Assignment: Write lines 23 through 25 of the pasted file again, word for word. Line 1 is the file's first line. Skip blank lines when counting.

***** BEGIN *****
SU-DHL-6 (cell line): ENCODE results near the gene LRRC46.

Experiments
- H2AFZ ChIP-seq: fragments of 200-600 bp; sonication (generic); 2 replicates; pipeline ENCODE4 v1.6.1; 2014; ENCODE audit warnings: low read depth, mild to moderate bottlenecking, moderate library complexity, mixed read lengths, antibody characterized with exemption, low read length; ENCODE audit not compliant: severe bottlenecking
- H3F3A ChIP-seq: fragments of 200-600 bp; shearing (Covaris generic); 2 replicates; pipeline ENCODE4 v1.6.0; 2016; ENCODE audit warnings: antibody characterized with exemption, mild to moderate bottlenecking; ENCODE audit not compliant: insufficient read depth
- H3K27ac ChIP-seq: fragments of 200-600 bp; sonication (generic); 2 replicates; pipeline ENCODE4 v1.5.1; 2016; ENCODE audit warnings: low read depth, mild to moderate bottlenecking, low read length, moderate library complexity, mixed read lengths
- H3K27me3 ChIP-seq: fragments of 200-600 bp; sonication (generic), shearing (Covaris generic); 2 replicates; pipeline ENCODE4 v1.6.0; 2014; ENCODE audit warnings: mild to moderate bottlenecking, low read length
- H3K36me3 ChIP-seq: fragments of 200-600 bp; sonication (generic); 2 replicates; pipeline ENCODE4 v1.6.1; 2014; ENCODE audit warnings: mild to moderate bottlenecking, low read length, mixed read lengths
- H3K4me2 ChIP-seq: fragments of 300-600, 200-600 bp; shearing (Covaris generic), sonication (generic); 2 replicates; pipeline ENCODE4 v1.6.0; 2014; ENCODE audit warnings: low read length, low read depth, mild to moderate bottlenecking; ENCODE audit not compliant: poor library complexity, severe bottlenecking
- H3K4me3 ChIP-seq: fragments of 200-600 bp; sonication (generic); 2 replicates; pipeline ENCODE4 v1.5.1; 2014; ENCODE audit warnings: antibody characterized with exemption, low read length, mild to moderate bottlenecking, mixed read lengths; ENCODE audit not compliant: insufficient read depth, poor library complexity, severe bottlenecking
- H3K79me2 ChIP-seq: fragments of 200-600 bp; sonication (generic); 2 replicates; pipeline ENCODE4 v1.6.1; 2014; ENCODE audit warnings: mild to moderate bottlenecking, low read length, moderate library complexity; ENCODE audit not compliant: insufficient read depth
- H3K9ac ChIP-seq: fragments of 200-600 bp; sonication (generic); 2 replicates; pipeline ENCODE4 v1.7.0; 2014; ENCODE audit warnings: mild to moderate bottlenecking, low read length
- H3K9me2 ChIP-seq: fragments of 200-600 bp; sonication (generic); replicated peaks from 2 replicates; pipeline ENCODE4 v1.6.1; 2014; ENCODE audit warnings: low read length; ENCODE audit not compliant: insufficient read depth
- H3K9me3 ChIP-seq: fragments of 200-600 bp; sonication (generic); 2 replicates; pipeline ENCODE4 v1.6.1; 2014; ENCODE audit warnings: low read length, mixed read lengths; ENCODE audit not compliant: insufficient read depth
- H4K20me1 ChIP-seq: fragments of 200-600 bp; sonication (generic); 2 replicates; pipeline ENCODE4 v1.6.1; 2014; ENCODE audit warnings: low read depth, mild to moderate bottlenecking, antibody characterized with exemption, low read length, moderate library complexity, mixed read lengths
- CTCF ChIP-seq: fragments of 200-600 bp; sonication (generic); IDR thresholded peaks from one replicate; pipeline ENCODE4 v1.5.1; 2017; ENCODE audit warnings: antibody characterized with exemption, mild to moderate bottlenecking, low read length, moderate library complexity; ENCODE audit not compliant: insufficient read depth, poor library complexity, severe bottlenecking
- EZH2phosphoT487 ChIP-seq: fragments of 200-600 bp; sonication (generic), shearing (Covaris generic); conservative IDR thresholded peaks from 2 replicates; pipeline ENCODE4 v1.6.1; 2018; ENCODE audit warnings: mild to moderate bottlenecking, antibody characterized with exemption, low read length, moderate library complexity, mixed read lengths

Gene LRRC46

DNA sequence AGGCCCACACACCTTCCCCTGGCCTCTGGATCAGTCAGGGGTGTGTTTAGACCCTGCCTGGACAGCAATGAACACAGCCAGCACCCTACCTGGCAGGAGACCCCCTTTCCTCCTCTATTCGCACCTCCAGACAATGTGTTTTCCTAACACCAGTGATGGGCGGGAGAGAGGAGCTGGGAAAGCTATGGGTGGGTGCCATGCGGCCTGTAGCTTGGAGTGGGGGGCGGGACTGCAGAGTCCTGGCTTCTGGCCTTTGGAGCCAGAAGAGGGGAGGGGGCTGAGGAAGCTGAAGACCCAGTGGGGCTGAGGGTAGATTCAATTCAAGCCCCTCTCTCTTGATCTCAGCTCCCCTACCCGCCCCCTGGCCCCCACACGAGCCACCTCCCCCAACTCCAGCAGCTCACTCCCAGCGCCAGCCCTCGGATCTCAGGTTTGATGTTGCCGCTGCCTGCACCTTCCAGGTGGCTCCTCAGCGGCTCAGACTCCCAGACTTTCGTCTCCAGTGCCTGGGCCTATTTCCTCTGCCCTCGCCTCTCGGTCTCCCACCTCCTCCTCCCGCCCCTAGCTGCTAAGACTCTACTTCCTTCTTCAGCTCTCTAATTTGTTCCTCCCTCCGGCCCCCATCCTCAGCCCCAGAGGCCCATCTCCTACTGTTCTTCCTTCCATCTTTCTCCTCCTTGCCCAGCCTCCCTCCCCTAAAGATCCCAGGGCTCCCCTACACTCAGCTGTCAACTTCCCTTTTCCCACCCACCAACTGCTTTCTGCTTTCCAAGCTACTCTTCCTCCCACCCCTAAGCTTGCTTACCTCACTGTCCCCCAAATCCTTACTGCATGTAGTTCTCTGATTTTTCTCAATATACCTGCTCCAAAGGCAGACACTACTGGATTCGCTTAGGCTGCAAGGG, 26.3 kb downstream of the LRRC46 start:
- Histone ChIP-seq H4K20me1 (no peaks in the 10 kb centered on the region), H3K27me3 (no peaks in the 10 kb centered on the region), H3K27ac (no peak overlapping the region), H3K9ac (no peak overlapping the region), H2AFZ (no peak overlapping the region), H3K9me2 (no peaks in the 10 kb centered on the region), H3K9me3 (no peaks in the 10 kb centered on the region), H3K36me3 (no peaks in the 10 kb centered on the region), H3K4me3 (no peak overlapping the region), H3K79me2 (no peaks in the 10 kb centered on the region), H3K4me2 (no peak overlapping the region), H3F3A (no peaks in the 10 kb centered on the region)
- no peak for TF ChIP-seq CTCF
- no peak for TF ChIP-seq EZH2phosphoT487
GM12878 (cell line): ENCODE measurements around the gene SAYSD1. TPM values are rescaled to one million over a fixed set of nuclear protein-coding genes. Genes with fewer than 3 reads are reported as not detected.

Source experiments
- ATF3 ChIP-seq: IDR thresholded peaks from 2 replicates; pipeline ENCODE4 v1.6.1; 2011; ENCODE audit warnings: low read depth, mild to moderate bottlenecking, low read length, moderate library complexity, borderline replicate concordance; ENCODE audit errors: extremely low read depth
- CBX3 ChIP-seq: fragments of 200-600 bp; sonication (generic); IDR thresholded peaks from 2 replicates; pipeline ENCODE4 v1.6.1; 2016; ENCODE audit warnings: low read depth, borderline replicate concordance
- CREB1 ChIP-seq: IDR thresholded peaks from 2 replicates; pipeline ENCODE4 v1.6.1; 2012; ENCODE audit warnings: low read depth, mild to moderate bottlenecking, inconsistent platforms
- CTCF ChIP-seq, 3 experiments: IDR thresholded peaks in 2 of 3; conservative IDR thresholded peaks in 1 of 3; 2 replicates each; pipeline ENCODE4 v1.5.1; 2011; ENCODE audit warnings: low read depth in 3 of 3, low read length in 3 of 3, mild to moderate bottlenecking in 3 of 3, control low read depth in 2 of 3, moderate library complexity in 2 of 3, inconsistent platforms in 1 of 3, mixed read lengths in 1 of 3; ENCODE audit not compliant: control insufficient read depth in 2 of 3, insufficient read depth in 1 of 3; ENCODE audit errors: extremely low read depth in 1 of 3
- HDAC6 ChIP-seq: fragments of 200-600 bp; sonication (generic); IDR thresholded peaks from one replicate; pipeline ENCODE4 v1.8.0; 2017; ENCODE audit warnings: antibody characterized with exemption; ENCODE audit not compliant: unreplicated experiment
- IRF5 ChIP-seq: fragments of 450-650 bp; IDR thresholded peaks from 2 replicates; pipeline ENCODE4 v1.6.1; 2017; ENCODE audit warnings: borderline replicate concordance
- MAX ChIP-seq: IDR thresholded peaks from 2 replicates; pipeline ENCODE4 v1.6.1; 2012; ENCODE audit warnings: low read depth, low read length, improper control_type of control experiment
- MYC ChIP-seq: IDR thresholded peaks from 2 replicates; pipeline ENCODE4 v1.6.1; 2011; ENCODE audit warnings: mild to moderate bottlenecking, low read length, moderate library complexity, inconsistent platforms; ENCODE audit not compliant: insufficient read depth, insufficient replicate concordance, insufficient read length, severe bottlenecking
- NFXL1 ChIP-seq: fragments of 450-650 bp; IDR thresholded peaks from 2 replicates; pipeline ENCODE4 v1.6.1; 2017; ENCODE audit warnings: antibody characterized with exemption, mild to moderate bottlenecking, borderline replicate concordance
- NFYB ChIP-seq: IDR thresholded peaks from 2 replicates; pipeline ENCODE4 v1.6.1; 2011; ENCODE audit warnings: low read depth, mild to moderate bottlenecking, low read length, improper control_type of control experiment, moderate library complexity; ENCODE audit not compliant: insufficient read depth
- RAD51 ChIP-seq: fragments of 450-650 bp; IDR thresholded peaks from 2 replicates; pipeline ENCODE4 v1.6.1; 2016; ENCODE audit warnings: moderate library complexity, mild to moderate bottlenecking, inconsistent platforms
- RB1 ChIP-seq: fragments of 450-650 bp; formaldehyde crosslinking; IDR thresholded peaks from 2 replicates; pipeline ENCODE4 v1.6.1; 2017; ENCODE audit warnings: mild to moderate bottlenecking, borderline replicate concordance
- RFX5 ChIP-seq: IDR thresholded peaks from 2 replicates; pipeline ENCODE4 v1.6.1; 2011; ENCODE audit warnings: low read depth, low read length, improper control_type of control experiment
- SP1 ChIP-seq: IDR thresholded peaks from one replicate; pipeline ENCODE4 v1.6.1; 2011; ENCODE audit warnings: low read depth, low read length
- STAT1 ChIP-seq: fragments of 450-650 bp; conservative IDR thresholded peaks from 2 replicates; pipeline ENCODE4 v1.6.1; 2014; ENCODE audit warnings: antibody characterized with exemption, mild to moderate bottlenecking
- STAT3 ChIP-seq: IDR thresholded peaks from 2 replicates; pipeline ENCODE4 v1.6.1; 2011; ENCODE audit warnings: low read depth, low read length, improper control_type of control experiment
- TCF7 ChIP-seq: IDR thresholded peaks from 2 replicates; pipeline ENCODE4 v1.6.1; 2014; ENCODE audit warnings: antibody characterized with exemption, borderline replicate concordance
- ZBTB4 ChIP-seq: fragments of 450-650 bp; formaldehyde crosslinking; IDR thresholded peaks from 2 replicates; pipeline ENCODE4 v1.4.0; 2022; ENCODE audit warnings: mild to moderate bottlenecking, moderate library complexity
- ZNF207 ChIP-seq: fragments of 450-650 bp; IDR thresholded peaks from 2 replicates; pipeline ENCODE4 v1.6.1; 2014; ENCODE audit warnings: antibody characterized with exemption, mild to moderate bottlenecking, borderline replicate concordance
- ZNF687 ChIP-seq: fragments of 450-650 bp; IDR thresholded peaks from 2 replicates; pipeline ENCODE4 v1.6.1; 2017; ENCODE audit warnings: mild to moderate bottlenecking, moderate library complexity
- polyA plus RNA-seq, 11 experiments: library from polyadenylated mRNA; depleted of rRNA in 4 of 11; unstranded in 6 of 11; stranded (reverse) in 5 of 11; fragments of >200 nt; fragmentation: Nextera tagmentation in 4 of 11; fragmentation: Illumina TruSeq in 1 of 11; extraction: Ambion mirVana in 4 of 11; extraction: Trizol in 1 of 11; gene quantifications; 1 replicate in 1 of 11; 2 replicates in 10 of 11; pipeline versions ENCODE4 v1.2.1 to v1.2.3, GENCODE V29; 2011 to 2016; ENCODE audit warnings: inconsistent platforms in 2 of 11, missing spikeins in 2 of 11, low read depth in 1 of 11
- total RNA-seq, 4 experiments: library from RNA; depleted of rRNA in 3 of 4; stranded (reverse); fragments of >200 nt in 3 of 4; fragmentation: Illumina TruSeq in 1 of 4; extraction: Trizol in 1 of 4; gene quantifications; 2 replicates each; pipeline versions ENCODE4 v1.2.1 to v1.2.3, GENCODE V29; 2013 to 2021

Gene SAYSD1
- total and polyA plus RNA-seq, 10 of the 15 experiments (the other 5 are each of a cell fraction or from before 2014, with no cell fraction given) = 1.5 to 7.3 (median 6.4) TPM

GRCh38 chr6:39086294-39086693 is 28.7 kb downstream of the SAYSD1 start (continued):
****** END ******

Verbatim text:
Source experiments
- ATF3 ChIP-seq: IDR thresholded peaks from 2 replicates; pipeline ENCODE4 v1.6.1; 2011; ENCODE audit warnings: low read depth, mild to moderate bottlenecking, low read length, moderate library complexity, borderline replicate concordance; ENCODE audit errors: extremely low read depth
- CBX3 ChIP-seq: fragments of 200-600 bp; sonication (generic); IDR thresholded peaks from 2 replicates; pipeline ENCODE4 v1.6.1; 2016; ENCODE audit warnings: low read depth, borderline replicate concordance